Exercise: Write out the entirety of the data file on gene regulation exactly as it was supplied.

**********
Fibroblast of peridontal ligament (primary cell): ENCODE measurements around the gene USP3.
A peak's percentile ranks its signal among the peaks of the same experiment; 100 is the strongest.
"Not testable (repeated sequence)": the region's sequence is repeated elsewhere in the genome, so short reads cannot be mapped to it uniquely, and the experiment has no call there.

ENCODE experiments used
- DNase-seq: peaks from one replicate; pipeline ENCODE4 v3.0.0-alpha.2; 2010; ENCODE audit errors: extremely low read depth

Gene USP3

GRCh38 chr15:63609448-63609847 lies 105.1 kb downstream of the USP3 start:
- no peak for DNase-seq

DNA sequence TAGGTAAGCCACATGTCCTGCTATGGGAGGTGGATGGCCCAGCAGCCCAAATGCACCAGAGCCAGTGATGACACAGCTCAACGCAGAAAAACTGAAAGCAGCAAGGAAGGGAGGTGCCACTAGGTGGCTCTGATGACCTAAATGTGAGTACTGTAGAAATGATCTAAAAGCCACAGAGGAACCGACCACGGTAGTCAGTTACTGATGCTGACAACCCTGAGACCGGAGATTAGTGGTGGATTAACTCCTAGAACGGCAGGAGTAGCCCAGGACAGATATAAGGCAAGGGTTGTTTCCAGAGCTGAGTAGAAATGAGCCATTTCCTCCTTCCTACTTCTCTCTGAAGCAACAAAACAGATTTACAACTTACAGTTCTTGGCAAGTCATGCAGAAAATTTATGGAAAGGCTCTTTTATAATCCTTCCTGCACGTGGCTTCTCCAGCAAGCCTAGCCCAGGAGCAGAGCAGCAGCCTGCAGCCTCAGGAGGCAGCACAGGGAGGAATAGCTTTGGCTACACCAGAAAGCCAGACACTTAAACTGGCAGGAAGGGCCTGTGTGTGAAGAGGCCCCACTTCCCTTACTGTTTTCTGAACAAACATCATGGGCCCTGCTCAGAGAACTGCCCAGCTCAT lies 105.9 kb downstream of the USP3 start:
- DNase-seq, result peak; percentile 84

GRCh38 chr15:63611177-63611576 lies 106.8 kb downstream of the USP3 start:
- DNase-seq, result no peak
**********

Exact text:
Fibroblast of peridontal ligament (primary cell): ENCODE measurements around the gene USP3.
A peak's percentile ranks its signal among the peaks of the same experiment; 100 is the strongest.
"Not testable (repeated sequence)": the region's sequence is repeated elsewhere in the genome, so short reads cannot be mapped to it uniquely, and the experiment has no call there.

ENCODE experiments used
- DNase-seq: peaks from one replicate; pipeline ENCODE4 v3.0.0-alpha.2; 2010; ENCODE audit errors: extremely low read depth

Gene USP3

GRCh38 chr15:63609448-63609847 lies 105.1 kb downstream of the USP3 start:
- no peak for DNase-seq

DNA sequence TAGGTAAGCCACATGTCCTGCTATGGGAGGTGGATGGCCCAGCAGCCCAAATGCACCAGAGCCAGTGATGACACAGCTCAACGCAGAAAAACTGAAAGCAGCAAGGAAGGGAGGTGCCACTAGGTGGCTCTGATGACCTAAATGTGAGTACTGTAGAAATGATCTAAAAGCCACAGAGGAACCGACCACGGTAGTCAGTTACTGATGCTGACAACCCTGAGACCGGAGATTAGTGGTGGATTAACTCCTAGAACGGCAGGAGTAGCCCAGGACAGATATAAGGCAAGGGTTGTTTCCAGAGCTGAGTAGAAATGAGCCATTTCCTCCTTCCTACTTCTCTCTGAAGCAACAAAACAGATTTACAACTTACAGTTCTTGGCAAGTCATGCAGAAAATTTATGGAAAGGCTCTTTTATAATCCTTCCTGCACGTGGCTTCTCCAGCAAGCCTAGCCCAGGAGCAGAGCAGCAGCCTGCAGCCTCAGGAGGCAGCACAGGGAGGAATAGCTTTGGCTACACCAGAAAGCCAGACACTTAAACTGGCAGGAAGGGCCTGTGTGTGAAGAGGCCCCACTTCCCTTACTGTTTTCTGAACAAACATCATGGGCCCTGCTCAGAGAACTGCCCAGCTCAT lies 105.9 kb downstream of the USP3 start:
- DNase-seq, result peak; percentile 84

GRCh38 chr15:63611177-63611576 lies 106.8 kb downstream of the USP3 start:
- DNase-seq, result no peak